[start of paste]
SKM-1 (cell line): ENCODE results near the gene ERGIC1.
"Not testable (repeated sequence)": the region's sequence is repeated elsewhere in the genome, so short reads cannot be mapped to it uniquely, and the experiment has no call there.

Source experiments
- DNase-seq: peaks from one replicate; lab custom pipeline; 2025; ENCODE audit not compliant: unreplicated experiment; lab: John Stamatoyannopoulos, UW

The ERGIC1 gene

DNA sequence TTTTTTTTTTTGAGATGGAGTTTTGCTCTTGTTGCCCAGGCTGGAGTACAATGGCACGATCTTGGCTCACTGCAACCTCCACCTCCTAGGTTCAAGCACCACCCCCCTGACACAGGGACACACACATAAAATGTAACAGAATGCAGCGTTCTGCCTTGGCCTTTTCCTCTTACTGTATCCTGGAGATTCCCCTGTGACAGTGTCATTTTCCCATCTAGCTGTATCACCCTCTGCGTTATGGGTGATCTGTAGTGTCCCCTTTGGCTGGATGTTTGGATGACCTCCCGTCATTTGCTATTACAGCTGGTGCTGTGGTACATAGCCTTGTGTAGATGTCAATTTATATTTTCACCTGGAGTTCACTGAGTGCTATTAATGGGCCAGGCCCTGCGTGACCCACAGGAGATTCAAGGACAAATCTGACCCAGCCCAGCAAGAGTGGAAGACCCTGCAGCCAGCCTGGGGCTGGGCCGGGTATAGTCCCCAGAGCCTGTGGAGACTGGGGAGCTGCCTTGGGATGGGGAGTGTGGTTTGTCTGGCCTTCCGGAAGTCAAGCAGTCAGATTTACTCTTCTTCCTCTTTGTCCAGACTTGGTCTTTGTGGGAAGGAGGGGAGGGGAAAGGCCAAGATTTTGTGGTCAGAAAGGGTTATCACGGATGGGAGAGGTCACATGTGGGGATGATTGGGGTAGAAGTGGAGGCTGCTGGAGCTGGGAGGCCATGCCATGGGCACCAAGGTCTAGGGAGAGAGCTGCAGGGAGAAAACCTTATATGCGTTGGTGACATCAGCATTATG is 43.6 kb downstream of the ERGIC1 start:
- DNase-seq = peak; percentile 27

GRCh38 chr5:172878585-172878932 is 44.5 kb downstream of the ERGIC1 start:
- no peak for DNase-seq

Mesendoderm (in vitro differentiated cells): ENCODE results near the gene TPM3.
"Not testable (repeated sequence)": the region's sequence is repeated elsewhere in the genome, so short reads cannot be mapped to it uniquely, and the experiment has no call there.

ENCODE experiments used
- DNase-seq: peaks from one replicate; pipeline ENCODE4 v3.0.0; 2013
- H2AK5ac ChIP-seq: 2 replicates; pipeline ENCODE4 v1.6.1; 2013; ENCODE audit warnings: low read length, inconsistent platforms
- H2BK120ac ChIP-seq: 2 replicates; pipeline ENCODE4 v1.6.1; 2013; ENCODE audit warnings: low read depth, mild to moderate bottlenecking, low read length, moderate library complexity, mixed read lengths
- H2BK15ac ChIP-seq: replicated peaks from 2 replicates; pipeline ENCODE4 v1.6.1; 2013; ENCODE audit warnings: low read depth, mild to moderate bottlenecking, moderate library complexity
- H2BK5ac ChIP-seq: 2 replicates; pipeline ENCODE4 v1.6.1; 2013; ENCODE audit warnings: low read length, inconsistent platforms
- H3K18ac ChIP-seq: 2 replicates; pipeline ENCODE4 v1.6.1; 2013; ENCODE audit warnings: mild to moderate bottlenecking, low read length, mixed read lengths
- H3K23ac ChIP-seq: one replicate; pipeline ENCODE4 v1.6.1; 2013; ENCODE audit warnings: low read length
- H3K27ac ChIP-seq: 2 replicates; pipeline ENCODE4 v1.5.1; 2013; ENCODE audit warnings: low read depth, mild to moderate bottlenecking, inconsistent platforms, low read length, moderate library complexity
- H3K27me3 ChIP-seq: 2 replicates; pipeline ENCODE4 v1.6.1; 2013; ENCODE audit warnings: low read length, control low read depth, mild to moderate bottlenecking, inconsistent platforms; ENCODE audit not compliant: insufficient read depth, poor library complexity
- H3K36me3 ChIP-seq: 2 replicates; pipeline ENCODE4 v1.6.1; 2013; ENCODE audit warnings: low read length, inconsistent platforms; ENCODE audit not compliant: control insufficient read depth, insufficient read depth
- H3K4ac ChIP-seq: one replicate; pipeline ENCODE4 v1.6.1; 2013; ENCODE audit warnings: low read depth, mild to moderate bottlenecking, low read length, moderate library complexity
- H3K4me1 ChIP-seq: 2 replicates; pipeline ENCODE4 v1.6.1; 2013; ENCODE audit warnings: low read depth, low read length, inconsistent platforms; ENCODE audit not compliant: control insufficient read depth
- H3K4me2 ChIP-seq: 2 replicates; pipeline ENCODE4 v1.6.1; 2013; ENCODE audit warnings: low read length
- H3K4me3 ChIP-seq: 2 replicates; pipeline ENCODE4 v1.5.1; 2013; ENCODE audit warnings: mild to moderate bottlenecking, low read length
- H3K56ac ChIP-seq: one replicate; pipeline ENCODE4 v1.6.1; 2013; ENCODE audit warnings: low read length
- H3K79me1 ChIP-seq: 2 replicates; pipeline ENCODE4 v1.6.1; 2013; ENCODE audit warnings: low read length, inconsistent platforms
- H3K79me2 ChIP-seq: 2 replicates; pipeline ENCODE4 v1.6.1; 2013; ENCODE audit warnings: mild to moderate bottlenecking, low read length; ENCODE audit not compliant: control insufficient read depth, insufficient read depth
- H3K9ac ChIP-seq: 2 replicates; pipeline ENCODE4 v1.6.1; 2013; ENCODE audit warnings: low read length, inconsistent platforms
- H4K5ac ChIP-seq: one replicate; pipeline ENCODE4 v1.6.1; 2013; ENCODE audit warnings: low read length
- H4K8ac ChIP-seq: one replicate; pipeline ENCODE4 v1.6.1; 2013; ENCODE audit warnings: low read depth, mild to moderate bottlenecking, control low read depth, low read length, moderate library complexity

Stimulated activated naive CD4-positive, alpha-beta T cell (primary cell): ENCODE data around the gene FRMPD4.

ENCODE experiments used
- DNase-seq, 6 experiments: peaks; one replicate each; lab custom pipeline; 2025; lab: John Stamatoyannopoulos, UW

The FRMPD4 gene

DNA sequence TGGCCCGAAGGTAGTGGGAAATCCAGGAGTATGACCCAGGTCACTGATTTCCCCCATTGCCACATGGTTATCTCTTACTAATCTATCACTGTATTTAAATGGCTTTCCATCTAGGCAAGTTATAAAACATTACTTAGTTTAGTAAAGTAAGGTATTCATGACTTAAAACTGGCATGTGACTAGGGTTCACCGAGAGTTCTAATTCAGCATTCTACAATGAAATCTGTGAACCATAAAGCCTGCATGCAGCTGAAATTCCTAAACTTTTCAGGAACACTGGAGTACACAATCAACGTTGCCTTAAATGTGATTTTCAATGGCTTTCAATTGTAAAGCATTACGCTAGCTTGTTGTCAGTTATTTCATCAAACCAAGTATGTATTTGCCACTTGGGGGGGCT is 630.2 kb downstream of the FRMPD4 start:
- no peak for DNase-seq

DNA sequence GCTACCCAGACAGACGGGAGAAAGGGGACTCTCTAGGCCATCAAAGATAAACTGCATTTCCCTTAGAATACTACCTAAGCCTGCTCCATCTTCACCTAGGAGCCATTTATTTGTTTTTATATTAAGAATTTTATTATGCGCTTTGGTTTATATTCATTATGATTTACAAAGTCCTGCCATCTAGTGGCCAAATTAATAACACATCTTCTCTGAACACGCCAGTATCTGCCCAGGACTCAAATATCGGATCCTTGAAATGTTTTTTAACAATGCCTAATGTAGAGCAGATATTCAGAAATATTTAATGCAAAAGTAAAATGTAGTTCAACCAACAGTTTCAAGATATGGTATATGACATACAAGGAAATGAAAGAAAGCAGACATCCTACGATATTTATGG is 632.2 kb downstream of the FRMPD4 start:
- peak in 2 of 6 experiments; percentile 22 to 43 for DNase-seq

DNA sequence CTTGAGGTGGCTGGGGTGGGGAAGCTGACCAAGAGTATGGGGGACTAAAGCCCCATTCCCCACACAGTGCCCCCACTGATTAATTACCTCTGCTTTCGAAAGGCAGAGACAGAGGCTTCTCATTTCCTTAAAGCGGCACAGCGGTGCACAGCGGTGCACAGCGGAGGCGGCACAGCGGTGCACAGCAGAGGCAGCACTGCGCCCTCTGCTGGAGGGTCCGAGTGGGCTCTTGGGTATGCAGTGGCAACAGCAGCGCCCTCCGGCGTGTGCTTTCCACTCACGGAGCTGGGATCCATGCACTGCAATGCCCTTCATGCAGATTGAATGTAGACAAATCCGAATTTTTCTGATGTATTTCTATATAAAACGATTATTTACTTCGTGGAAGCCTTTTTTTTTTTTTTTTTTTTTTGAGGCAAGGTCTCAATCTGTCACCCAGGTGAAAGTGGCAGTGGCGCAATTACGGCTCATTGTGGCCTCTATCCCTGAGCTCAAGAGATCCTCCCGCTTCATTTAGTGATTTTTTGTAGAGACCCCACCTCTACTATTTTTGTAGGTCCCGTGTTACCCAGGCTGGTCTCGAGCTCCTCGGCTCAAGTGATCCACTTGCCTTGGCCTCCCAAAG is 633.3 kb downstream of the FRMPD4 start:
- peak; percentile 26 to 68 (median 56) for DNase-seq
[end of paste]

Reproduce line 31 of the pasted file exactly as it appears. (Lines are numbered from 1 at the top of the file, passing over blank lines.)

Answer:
- H4K5ac ChIP-seq: one replicate; pipeline ENCODE4 v1.6.1; 2013; ENCODE audit warnings: low read length